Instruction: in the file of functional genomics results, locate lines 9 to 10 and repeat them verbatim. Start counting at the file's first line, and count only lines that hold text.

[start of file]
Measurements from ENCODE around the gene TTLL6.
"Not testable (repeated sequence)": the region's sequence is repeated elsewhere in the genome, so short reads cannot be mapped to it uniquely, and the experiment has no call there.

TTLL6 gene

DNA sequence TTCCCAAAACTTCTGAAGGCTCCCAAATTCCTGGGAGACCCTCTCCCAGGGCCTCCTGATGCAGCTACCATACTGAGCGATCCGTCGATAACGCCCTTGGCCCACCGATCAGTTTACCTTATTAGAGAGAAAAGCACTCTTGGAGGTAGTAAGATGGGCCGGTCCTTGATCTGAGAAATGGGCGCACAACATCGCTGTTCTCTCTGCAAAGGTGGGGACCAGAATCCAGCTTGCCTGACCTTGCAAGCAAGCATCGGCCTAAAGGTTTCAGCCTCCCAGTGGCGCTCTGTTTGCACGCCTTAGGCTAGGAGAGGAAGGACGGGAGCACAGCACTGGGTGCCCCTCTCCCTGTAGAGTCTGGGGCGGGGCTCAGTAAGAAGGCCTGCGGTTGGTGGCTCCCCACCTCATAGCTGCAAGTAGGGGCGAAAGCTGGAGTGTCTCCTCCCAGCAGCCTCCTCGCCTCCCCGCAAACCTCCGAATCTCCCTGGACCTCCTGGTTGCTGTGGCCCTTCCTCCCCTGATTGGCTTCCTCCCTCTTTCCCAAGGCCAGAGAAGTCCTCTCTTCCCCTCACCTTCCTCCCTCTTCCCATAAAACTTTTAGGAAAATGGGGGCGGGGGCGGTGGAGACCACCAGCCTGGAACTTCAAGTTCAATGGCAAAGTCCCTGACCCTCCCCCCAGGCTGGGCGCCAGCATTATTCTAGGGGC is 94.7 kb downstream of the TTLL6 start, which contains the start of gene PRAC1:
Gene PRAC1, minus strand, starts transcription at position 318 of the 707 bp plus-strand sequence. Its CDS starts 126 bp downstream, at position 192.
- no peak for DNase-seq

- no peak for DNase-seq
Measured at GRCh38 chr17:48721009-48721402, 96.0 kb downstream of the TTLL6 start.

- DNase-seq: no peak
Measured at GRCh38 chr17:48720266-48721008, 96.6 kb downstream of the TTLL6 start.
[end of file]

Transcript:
- DNase-seq: no peak
Measured at GRCh38 chr17:48720266-48721008, 96.6 kb downstream of the TTLL6 start.